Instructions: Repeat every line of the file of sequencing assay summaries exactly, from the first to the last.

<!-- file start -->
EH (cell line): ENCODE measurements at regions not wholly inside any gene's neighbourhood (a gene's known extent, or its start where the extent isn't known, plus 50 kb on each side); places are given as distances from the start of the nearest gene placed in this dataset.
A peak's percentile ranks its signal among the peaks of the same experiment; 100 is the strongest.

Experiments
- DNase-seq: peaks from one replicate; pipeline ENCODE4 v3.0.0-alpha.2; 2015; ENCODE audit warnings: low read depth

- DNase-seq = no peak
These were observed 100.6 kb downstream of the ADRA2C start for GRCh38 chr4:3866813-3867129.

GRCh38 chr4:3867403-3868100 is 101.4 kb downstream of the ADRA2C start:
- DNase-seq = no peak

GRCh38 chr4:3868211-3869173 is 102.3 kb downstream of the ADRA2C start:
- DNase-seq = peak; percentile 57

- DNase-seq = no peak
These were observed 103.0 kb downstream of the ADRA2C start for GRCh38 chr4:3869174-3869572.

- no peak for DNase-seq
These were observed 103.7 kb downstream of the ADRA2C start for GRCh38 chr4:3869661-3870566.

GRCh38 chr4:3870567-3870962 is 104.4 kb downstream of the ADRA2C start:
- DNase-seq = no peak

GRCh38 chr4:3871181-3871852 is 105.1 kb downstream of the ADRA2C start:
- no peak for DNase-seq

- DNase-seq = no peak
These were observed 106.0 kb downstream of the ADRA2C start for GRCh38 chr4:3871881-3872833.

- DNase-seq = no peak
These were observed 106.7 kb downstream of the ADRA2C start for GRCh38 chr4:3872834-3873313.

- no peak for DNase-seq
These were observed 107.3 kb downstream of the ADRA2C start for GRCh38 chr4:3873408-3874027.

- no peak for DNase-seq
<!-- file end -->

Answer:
EH (cell line): ENCODE measurements at regions not wholly inside any gene's neighbourhood (a gene's known extent, or its start where the extent isn't known, plus 50 kb on each side); places are given as distances from the start of the nearest gene placed in this dataset.
A peak's percentile ranks its signal among the peaks of the same experiment; 100 is the strongest.

Experiments
- DNase-seq: peaks from one replicate; pipeline ENCODE4 v3.0.0-alpha.2; 2015; ENCODE audit warnings: low read depth

- DNase-seq = no peak
These were observed 100.6 kb downstream of the ADRA2C start for GRCh38 chr4:3866813-3867129.

GRCh38 chr4:3867403-3868100 is 101.4 kb downstream of the ADRA2C start:
- DNase-seq = no peak

GRCh38 chr4:3868211-3869173 is 102.3 kb downstream of the ADRA2C start:
- DNase-seq = peak; percentile 57

- DNase-seq = no peak
These were observed 103.0 kb downstream of the ADRA2C start for GRCh38 chr4:3869174-3869572.

- no peak for DNase-seq
These were observed 103.7 kb downstream of the ADRA2C start for GRCh38 chr4:3869661-3870566.

GRCh38 chr4:3870567-3870962 is 104.4 kb downstream of the ADRA2C start:
- DNase-seq = no peak

GRCh38 chr4:3871181-3871852 is 105.1 kb downstream of the ADRA2C start:
- no peak for DNase-seq

- DNase-seq = no peak
These were observed 106.0 kb downstream of the ADRA2C start for GRCh38 chr4:3871881-3872833.

- DNase-seq = no peak
These were observed 106.7 kb downstream of the ADRA2C start for GRCh38 chr4:3872834-3873313.

- no peak for DNase-seq
These were observed 107.3 kb downstream of the ADRA2C start for GRCh38 chr4:3873408-3874027.

- no peak for DNase-seq